BC: Right. I’ll tell you kind of how that happened. Nadia defected along with six other people from Romania, and they snuck into Hungary, and then eventually they snuck into Austria. She ended up in the US embassy in Vienna, and asked for political refugee status, which was immediately granted. And they flew her to the United States. She had no friends, no contact at all, she just knew she needed to get out of Romania. So I reached out to her but I was

having a hard time finding her until I found out that she ended up in Montreal, with a guy that I knew named Alexander Stefu, who had been a rugby coach in Romania years ago. He and his wife had offered to put her up and give her a place to stay and sort of help her get on her feet.

We, at the same time, were doing touring domestic shows, and I remember Paul Ziert said, “I wonder if we ought to call Nadia and see if she wants to do any of our gymnastic shows. You know, we can help her make some money and we can help her sort of get integrated back into the sport. Nobody knows what she’s doing.”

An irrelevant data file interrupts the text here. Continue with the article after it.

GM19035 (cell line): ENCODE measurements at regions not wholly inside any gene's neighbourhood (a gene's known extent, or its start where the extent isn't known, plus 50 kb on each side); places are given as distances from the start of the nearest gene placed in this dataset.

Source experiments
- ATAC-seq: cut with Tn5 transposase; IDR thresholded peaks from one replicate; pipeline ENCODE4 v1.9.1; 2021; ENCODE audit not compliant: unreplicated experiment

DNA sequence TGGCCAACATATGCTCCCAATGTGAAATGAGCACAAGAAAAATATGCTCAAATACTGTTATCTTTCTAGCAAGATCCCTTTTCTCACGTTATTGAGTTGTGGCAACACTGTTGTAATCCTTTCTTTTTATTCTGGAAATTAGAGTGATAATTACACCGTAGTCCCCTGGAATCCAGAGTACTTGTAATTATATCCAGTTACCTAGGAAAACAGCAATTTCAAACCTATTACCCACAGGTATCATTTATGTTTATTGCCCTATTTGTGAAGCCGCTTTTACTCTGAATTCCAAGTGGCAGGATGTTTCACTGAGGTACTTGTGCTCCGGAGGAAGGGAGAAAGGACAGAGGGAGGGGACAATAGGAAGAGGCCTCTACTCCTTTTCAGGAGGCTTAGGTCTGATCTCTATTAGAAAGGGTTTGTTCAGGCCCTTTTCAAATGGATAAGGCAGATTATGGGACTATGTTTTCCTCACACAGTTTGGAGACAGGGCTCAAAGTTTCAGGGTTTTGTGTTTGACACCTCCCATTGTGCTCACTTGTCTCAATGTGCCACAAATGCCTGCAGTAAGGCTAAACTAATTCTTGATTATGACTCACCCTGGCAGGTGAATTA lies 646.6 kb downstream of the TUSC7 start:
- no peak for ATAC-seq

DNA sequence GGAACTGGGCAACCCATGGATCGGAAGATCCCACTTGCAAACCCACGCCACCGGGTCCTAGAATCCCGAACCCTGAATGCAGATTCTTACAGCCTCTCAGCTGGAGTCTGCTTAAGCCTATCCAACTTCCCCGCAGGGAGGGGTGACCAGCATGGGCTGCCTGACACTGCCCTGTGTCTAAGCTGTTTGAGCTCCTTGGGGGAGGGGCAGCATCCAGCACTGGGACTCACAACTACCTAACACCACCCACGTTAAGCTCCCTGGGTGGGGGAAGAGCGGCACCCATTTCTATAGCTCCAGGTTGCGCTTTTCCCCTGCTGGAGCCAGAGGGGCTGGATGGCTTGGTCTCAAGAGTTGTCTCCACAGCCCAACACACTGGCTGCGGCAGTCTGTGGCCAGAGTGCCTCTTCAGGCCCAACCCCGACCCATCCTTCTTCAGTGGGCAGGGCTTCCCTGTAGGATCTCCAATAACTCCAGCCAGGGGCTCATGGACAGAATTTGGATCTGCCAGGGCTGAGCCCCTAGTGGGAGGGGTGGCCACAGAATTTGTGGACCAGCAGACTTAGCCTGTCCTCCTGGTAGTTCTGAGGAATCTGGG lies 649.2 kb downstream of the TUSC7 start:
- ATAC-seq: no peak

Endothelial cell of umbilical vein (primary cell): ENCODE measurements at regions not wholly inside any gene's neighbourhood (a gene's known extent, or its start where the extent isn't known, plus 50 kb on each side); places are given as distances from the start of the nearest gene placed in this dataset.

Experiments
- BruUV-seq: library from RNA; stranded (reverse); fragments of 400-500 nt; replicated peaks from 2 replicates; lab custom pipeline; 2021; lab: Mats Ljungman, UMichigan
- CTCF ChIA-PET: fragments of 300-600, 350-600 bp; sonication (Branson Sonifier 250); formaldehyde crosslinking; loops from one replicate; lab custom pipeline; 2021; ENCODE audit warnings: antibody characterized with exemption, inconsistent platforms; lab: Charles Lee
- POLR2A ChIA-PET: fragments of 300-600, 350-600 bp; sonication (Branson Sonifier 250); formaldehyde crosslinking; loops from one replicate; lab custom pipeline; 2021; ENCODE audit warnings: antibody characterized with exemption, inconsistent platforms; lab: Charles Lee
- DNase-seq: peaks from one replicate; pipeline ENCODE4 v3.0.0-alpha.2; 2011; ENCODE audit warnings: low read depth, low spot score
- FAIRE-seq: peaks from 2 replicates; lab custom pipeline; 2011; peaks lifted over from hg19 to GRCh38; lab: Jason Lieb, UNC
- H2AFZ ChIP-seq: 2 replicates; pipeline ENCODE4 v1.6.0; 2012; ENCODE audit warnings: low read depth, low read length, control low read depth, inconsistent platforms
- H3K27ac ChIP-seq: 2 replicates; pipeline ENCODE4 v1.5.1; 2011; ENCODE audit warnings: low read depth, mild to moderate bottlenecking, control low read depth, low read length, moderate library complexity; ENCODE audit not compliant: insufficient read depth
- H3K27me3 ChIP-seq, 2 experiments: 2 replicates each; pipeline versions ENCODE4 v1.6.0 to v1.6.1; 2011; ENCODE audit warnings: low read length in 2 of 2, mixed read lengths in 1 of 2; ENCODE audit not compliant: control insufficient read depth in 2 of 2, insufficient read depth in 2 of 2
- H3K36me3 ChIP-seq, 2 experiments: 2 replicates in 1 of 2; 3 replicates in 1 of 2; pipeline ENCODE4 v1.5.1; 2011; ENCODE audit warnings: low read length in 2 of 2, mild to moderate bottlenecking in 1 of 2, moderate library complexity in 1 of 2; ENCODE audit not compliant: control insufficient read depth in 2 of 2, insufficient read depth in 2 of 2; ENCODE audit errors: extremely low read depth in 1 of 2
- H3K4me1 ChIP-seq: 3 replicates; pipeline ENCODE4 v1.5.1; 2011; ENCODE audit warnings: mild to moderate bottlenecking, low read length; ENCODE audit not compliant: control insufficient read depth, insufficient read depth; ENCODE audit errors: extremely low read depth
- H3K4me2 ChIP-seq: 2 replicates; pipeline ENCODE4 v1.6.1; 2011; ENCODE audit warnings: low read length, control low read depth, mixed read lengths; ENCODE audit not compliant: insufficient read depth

I reached out to her to invite her to participate in a gymnastics show and at first she said, “No, I haven’t done gymnastics in years.” Then eventually she said yes.

I was working for ABC Sports at the time and Wide World of Sports decided to put this television show on the air and do a gymnastics exhibition featuring Nadia Comaneci. And I was brought in to interview her.

So I met her at the Ritz Carlton in Montreal. They set up a suite and I did an in-depth interview with Nadia about her life back then and her life now. And we just started connecting. That was basically early 1990.

We started doing gymnastic shows and I’d see her a couple of weeks here and there and she’d go back to Montreal. And we became friends over the phone, literally talking every night for like a year.

Then, in a tragic accident, Stefu died scuba diving. She called me on Labor Day of 1991. She said, “Alexander died,” and she was really upset. She said, “I don’t know what I’m going to do.”

And I said, “Well, come to Oklahoma, we’ll figure it out.”

So she came here on Labor Day of 1991. And she’s been here since.

JE: Did you invite her to stay with you in your home?

BC: Yeah, yeah I did. That’s the time when, basically, I just reached out as a friend because we had become really dear friends and our relationship blossomed over the phone. So we didn’t see each other that much, but I became to really appreciate who she was because we were connecting over the phone.